Katherine Baldwin

Current employer: University of Plymouth

Current job title: Postgraduate student / teaching assistant

Current location: Plymouth

"The opportunity to visit Africa and Europe is a great aspect of the undergraduate course. I found that helping and volunteering in countries across these continents was an eye-opening experience: we met so many interesting people."

Tell us about your career path since graduation.

At the start of the third year of my undergraduate degree I decided that I wanted to pursue a career in psychology, which meant that I would need to apply for the MSc conversion course. To do this, I needed additional credits in a psychology module; so I undertook Year 2 psychology modules with Open University alongside my third year study.

Since being on the MSc course I am even more determined to apply for a doctorate in educational psychology. Having learnt more about the psychological discipline, I am confident that I have made the right choice to pursue a career in something I find fascinating. It’s really motivational to think that I can make a difference to children’s lives.

How has your degree helped/influenced your career path?

Having a degree in early childhood studies can lead into a variety of career paths. My undergraduate study was so useful in providing opportunities to learn about varied interest areas and different theorists, which stimulated my passion for psychology. My lecturers were also really helpful and encouraging during my third year when I decided to take up an additional degree course.

What is the best, most exciting or fun thing that you have done in your career?

I was really pleased that I managed to carry on working part-time during my undergraduate and postgraduate studies. I worked as a supply teaching assistant in a school for children and young adults with severe, profound and/or multiple learning difficulties. I have worked with children from a number of backgrounds and with a range of special educational needs. I have always enjoyed the variety in my job, which has meant that I am able to learn from other practitioners as I observe them working with children of different ages and with different disabilities. I love my job because I love making a difference to children's lives and seeing them learn and develop is really special.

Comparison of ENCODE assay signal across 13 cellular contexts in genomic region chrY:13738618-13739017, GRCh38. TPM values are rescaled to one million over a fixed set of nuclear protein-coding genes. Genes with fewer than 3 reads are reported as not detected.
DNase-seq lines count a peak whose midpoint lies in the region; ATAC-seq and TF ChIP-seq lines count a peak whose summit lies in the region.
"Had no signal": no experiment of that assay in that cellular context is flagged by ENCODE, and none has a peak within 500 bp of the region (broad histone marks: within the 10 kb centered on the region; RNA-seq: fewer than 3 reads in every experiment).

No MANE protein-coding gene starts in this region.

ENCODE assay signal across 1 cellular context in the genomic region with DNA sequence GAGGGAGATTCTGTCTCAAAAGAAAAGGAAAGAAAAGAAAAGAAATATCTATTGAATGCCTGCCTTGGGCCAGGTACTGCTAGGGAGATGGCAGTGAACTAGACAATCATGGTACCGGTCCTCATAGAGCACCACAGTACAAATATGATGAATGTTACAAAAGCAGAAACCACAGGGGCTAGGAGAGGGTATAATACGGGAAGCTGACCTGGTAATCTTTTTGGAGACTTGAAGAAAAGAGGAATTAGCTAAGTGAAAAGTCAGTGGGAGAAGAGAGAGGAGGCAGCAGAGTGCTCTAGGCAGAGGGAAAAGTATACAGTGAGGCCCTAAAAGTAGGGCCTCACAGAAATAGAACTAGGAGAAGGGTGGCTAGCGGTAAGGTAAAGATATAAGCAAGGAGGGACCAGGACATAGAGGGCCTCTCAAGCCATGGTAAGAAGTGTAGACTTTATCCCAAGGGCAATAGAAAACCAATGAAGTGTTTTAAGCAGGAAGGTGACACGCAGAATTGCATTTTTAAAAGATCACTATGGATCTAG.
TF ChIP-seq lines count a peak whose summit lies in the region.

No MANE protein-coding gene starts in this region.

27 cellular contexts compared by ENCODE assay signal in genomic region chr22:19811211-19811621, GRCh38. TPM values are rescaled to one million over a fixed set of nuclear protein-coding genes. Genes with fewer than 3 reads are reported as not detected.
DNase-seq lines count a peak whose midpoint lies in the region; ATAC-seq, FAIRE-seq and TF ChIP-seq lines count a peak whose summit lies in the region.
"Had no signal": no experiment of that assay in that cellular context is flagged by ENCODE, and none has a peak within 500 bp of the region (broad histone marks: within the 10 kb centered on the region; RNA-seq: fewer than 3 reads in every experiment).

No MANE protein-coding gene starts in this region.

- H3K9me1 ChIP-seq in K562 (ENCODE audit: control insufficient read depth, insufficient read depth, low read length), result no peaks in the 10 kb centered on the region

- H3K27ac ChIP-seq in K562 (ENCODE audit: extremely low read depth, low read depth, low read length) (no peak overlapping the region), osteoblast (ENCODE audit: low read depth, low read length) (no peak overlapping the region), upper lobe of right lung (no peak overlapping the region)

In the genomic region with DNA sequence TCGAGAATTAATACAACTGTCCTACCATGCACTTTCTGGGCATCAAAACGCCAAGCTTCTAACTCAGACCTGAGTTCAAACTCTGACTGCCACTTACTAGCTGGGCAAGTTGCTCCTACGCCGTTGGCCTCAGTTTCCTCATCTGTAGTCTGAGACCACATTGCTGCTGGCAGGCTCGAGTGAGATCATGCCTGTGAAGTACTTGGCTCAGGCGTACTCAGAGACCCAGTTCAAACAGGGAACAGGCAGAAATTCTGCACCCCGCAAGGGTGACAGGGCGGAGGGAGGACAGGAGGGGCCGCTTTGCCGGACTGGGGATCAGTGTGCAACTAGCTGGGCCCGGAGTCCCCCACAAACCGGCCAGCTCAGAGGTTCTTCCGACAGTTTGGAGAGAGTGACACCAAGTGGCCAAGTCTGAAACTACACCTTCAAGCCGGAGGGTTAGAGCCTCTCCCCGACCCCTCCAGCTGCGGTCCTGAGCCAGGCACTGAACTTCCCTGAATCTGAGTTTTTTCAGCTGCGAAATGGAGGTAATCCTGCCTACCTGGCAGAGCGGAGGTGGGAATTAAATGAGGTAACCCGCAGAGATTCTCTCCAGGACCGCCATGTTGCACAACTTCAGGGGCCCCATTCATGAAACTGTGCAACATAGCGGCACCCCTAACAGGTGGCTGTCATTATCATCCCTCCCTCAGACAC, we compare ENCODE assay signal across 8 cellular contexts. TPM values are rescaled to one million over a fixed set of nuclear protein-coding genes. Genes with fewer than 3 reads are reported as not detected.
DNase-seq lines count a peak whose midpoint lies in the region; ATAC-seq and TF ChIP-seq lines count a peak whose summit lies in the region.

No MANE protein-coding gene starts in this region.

What, if anything, would you do differently if you could?

Nothing. I have been in my role as a supply teaching assistant since 2011 and learned a lot since then. My professional development is very important and my experience is relevant to my future career. I have been fortunate enough to maintain this job during my undergraduate and postgraduate studies, and this has only been possible by staying at Plymouth: I am from the surrounding area and first started working at the school during my year out before university.

What advice would you give to anyone wanting to get in to the same line of work?

Get as much experience as you can and if you want to work in a particular field like special needs try and get some contacts whilst you are at university so you can volunteer in your spare time. Although NVQs aren’t always needed, these are also really helpful if you want to apply for bank work in a nursery setting (which you are able to do in the last two years on the course).

How did studying at Plymouth help you?

It meant that I was able to stay in my part-time jobs and use my experience when it was relevant to assignments or placements.

What lessons/skills did you gain from your course?

I gained a thorough understanding in the early development of infants. I also learnt a lot about theorists and the psychology underpinning early childhood development. The course also allowed me to pursue my own interests in optional modules which focused more on additional needs.

What is your favourite memory of studying at Plymouth?

I really like Plymouth as it is a very convenient city with some of the most beautiful surrounding areas, which are only a short walk away. The University also has some amazing facilities, which I have been fortunate enough to use for my postgraduate research. The opportunity to visit Africa and Europe is a great aspect of the undergraduate course. I found that helping and volunteering in countries across these continents was an eye-opening experience: we met so many interesting people.

Do you stay in touch with other University alumni or lecturers?

Yes, I am still in contact with the course leader, Rod Parker-Rees, who I catch up with from time to time and I am also still in contact with most of my friends from the undergraduate course.

Would you recommend undertaking a course with the University, and why?

Yes, I think Plymouth has a lot to offer people, regardless of background. The facilities in my faculty are excellent and, as a whole, Plymouth is a very open city with easy access to Cornwall and the rest of Devon where some of the most beautiful places are not that far away. If you like the outdoors, Plymouth is for you.

*Please note that students on the BA (Hons) Early Childhood Studies course can now achieve the 60 credits of psychology required for entry to the MSc Psychology by taking options available on the programme so do not need to take additional credits.

Research with Plymouth Institute of Education